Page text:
This is about transferring power to the committee. A large tenet of our position on the Bill lies in this quarter. All the things that we have mentioned thus far apply to this set of amendments. Additionally, when changes are made to the baseline year or the targets, that would require parliamentary approval. That is a positive addition, because such a proposal would amount to a substantial change to the Bill. We want the Bill to live up to the importance that it deserves and such a change will reflect something dramatic enough to need the scrutiny of Parliament, especially as the outcome of the decision will affect every piece of legislation and policy. It is in the interests of the public and all parliamentarians to have any such change presented openly to both Houses. It is too big a change, with effects that are far too wide-ranging, for it simply to be made through an order.

That reinforces the need for transparency. It is imperative that a change such as this cannot slip by unnoticed. Perhaps it would not, because there is usually an alert Member of this House keeping an eye open for these things. As the Bill stands, the Secretary of State could simply amend the heart of the Bill without anyone really knowing. We need parliamentary approval to allow for public scrutiny, as well as scrutiny in Westminster, of the reasons for adjusting the targets and the baseline year. The Bill will affect everyone in its implementation. It needs to have the transparency and authority that will have public support throughout. We need consensus; we have consensus on so much on this Bill and we need consensus to change things in this way. I commend the amendments to the Committee. I beg to move.

I promise not to get into targets and trading during this brief intervention. I welcome the spirit of the Conservative amendments, which go a long way towards getting the right balance between meritocracy, parliamentary democracy and government accountability. I welcome the fact that we are not moving towards having something equivalent to the Monetary Policy Committee, where the sages and the wise people make their decision and that is it. There must be a strong element of parliamentary accountability, which I welcome. We on these Benches want to think more about the balance between the committee, Parliament and the Executive’s duty to govern and to lead. Certainly, a number of the committee’s roles need to be strengthened, but we will think further and come back on Report.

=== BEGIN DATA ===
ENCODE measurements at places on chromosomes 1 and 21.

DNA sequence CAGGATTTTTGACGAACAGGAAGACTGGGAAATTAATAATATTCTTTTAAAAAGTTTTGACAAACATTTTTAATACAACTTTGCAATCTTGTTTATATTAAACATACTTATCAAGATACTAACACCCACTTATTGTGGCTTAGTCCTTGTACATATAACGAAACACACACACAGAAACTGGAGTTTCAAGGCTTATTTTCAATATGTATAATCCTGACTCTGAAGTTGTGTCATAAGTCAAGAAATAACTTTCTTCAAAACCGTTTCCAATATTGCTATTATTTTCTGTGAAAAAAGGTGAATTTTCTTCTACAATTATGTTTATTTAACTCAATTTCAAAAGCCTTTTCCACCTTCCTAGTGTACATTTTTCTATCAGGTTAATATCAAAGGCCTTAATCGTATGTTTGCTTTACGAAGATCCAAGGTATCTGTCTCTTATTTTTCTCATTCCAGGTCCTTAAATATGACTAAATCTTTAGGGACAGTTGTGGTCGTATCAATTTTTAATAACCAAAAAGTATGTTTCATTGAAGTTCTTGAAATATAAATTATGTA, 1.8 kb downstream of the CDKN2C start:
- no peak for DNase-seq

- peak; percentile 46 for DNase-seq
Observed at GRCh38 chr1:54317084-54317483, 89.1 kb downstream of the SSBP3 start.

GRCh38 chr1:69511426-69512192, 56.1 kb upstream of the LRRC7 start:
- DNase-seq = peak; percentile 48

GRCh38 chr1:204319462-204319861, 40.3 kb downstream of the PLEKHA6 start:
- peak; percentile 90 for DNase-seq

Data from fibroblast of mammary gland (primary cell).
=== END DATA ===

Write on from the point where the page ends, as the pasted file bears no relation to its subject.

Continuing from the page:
Can the noble Lord clarify whether, when these powers are exercised, the order must reflect only what the committee says? The committee might recommend making an order, but the order could vary the burden of the recommendation—the percentage or whatever it happened to be. If, under the amendment, the order could reflect only what the committee recommended, the decision would effectively be made only by the committee, subject to Parliament; the Government would be a rubber stamp. The implications of some recommendations are potentially substantial. It is entirely possible that the Government of the day, notwithstanding a recommendation and following discussion and reflection, might bring forward an order that did not reflect precisely the committee’s recommendation. The amendment is silent about that point, so it would be helpful if the noble Lord could illuminate it.

I am happy to do so. Drafting these amendments is complex and the whole point of this stage of the Bill is to air ideas and to see to what extent we can strengthen the Bill with new ideas. The purpose of the amendment is to establish a triangular relationship between the Secretary of State—the offices of government, which are the delivery agency for policy—Parliament, as the representative of the people’s will, and the committee, as the provider of expertise. On the recommendation of the committee, and not without the recommendation of the committee, the Secretary of State can present an order to Parliament for approval. That is not to say that the order has to be exactly what the recommendation says, because, of those three agencies, in the end Parliament is sovereign.